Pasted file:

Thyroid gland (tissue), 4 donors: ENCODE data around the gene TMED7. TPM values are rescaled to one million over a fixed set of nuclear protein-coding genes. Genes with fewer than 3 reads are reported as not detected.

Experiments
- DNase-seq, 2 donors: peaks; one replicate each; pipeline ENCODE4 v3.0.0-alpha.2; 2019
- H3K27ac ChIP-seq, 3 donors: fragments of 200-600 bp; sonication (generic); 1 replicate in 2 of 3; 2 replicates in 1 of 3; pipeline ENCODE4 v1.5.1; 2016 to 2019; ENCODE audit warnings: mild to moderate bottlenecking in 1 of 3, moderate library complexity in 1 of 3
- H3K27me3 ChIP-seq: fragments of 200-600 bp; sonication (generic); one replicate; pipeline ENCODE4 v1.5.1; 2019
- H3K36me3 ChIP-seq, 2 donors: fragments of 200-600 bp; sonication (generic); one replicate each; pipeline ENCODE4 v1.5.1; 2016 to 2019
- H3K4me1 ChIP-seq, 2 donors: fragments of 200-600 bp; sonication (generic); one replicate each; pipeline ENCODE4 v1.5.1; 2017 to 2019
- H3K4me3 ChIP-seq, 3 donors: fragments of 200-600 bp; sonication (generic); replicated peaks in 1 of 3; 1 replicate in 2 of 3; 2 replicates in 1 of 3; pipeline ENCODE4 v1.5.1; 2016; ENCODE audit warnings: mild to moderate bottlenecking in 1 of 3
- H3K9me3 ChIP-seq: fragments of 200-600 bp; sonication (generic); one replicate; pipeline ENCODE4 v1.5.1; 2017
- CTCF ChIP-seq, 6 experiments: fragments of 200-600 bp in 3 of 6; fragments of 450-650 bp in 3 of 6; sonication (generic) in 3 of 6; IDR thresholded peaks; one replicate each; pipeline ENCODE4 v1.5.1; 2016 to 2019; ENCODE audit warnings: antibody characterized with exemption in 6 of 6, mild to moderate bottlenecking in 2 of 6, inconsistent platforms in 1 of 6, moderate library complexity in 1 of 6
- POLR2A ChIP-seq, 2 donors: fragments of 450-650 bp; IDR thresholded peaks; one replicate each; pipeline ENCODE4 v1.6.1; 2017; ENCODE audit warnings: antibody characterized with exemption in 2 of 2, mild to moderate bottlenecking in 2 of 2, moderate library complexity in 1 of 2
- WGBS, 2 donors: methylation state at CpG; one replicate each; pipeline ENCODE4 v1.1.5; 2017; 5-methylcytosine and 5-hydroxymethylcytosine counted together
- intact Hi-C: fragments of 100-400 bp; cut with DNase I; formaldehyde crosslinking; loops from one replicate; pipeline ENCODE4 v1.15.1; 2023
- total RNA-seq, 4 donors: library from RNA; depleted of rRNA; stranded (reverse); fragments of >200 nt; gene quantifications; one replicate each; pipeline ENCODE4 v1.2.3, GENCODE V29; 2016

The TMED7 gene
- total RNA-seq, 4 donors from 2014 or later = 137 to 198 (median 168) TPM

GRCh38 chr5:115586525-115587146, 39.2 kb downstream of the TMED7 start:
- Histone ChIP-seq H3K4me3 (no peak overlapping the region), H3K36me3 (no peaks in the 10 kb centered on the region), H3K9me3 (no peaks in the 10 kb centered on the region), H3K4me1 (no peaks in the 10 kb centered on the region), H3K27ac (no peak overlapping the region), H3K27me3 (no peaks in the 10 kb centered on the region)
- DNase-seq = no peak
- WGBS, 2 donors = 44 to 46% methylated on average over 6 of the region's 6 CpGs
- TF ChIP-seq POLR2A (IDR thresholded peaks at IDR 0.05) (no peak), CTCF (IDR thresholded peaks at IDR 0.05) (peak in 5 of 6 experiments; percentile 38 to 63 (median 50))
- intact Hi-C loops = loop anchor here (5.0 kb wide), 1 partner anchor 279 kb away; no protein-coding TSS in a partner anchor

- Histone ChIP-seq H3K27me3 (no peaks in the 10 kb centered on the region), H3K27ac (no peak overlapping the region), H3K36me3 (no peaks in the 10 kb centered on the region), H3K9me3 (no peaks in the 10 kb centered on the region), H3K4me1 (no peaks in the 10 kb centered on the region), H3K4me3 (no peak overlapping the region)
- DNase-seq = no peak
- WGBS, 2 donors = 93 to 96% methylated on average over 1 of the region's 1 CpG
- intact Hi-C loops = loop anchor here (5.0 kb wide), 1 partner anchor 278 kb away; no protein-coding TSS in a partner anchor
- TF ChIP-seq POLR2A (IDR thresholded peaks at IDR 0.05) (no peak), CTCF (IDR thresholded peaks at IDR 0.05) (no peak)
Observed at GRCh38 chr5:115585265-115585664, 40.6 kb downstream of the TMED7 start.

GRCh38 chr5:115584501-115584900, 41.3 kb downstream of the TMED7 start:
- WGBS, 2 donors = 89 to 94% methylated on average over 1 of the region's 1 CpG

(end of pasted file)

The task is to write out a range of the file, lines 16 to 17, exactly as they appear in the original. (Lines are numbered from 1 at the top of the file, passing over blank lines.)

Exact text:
- total RNA-seq, 4 donors from 2014 or later = 137 to 198 (median 168) TPM

GRCh38 chr5:115586525-115587146, 39.2 kb downstream of the TMED7 start: